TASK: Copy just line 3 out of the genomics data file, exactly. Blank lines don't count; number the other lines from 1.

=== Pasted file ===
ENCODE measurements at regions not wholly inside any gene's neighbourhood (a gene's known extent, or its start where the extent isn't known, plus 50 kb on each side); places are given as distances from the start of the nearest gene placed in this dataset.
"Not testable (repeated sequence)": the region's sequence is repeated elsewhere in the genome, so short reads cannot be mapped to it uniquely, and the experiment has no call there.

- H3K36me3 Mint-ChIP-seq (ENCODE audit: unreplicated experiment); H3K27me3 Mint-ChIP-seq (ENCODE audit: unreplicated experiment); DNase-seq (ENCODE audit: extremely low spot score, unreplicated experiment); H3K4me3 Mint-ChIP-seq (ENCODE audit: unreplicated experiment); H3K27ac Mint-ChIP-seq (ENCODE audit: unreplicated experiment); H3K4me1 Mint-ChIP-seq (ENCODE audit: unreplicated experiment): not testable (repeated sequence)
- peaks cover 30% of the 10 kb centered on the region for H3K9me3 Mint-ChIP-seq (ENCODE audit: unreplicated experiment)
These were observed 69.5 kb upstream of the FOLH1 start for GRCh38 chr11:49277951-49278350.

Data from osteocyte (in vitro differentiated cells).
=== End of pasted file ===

- H3K36me3 Mint-ChIP-seq (ENCODE audit: unreplicated experiment); H3K27me3 Mint-ChIP-seq (ENCODE audit: unreplicated experiment); DNase-seq (ENCODE audit: extremely low spot score, unreplicated experiment); H3K4me3 Mint-ChIP-seq (ENCODE audit: unreplicated experiment); H3K27ac Mint-ChIP-seq (ENCODE audit: unreplicated experiment); H3K4me1 Mint-ChIP-seq (ENCODE audit: unreplicated experiment): not testable (repeated sequence)